From Ownership to Customer Oneness: Discord Shows the Way

From Ownership to Customer Oneness: Discord Shows the Way

Discord…that’s how you know things are wrong with, well, anything. And that’s the first sign for you to be alert.

Gaza, maybe Malaysian Airlines come to mind. But I am talking about customer service.

Yes, when the client calls or mails to point out an issue, there is discord. But really that’s not the discord I am talking about here.

It’s about discord within me. I know I am not quite cutting it when I feel discord in me. I don’t even have to wait for a client to raise a flag. I can often feel it within me. Maybe because I didn’t put in the effort I should have. Maybe I didn’t do the things I had promised myself that I would complete.

It is this discord which probably has the potential to deliver what we are aiming at Niswey: Customer Oneness. By that we mean being one with the customer’s vision, goals, problems, emotions and thoughts. It’s a mighty goal, but then we are all for BHAGs (big, hairy audacious goals).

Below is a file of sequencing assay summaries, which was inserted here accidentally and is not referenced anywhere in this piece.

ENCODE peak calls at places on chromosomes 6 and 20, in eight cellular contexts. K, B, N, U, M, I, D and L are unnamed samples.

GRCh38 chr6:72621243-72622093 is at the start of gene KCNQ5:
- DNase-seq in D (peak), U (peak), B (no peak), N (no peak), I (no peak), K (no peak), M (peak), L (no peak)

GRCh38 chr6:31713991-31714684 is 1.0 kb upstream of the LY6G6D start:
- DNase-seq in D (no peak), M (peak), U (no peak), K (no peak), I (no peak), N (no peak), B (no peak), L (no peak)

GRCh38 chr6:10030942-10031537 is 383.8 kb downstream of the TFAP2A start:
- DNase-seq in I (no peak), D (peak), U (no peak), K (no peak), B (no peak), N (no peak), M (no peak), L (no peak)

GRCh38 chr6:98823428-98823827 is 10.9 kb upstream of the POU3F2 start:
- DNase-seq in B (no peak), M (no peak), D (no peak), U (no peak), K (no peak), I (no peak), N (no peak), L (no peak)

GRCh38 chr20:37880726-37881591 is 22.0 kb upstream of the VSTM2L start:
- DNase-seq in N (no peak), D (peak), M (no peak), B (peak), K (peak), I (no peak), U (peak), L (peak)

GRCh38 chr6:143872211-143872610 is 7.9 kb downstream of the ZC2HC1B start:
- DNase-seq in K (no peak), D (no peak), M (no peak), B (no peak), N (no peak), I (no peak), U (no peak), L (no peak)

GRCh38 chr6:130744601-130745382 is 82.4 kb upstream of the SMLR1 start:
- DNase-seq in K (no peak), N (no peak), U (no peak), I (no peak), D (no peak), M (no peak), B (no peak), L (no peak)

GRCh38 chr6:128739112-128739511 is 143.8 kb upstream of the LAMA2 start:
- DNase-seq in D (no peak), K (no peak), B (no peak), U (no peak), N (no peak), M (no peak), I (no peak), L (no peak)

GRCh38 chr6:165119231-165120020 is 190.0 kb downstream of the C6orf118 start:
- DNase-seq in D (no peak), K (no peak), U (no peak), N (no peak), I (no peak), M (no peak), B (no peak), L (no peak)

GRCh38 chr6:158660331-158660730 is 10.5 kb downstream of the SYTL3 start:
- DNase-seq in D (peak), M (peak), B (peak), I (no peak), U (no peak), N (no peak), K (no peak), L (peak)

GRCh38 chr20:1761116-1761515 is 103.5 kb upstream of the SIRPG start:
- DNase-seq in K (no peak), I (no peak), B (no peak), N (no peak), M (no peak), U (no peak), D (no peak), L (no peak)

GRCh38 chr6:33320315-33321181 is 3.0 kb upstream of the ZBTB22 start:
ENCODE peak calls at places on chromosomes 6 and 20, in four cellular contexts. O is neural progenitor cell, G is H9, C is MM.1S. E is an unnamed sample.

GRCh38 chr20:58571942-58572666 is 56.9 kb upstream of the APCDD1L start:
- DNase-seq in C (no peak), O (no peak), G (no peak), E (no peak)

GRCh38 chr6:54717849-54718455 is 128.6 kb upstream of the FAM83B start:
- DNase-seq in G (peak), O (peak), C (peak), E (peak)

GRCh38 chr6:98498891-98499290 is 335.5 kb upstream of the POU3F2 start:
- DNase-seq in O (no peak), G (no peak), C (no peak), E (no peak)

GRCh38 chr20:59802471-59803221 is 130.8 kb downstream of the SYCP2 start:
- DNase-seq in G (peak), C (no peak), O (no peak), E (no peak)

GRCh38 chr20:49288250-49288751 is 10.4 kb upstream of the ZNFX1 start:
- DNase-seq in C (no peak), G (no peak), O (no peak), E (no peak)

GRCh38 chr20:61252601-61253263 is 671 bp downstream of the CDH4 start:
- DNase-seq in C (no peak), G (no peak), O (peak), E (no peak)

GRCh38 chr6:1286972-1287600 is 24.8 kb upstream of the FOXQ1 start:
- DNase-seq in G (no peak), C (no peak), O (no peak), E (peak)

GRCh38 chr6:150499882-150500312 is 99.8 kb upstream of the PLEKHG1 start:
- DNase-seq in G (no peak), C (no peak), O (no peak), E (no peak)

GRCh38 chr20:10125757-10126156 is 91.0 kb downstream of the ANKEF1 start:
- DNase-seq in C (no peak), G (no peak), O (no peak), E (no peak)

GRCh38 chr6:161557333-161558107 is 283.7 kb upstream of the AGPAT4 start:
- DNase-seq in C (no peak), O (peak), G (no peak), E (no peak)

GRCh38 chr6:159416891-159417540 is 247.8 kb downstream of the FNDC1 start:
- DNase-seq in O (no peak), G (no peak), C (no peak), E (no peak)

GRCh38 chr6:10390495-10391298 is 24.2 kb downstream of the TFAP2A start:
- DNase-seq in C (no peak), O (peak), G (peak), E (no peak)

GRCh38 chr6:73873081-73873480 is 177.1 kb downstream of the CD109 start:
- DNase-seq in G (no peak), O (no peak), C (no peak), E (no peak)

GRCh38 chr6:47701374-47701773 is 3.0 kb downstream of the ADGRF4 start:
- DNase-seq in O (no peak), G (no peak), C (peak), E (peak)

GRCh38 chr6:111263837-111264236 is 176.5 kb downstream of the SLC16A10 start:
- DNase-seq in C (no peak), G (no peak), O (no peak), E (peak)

This discord within us, is a way for us to know that we are on the path of taking complete ownership of the project. That’s the goal we have set for ourselves. Because nothing less should do. Why? Because in these times of multiple specializations in marketing, the customer feels at sea. And what they are searching for is ownership.

This discord pushes us to listen closer, try harder, do better, learn deeper. It makes us pick ourselves up faster when we fall. It makes the rest of us rally for the one with the most discord. It shows us where we need to get help in the form of tools, specialists or mentorship.

customer oneness score

It’s this discord that led us to have a tracker called Customer Oneness Score. We know weekly (often faster than a week) when the Score is getting hit. No, this is not a customer satisfaction score. It’s how we rate ourselves internally based on assessment of deliverables and customer interactions. At some point, we intend to capture a customer rating as well. We do random checks with some clients, and often find the C-Sat scores higher than what we rate ourselves. Are we being too harsh on ourselves? Yes, and it’s deliberate. Be so disciplined that the customer doesn’t get to a point of complaint.

We have a long way to go. As we discover how our personalities get in the way of taking ownership, or being fully present with the customer, or with the team, we know we have a long way to go. Sounds painful. But the truth is people at Niswey are just happy discovering newer aspects of themselves as they learn to deliver exceptional marketing to the clients.

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